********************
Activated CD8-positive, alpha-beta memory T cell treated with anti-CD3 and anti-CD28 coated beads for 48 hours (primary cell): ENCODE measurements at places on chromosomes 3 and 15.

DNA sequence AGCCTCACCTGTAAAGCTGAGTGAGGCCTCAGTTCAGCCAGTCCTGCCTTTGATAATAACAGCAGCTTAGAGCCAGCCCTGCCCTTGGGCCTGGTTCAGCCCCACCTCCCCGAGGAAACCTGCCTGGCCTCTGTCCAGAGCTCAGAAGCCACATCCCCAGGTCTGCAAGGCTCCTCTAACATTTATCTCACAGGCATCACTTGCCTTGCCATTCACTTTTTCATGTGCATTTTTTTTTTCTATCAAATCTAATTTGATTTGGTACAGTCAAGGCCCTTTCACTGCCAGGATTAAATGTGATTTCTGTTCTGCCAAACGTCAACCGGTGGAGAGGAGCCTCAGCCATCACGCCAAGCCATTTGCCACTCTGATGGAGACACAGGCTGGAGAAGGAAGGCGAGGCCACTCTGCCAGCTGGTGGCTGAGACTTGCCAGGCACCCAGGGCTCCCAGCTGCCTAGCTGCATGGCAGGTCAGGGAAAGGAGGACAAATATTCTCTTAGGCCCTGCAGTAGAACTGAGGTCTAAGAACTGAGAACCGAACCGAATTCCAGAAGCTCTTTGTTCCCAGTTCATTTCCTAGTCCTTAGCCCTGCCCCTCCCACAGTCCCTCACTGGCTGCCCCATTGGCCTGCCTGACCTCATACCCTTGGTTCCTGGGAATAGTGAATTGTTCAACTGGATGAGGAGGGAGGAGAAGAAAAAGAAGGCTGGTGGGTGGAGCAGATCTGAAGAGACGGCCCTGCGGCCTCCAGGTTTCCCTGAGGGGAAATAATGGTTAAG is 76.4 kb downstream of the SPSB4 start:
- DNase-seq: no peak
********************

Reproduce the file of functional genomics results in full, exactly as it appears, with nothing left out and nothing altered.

Activated CD8-positive, alpha-beta memory T cell treated with anti-CD3 and anti-CD28 coated beads for 48 hours (primary cell): ENCODE measurements at places on chromosomes 3 and 15.

DNA sequence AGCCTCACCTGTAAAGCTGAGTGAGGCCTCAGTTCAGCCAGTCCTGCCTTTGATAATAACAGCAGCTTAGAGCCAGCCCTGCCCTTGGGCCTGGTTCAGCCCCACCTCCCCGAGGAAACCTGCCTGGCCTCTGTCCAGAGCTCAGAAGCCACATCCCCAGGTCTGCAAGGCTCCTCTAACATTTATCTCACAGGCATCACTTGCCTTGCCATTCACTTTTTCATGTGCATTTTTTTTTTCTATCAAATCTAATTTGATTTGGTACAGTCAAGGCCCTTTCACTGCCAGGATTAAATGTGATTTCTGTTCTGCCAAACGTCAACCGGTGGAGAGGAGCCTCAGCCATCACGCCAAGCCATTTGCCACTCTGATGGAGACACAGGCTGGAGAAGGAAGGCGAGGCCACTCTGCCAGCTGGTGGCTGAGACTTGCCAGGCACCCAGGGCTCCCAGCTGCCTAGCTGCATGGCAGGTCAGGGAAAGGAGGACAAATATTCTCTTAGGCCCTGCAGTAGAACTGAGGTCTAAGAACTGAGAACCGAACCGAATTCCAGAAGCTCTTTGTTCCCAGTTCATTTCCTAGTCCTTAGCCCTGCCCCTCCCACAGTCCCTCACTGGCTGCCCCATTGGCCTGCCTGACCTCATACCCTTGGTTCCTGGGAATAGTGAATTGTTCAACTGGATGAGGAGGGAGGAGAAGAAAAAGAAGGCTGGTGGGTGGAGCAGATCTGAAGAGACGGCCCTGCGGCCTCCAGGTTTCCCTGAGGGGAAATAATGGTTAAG is 76.4 kb downstream of the SPSB4 start:
- DNase-seq: no peak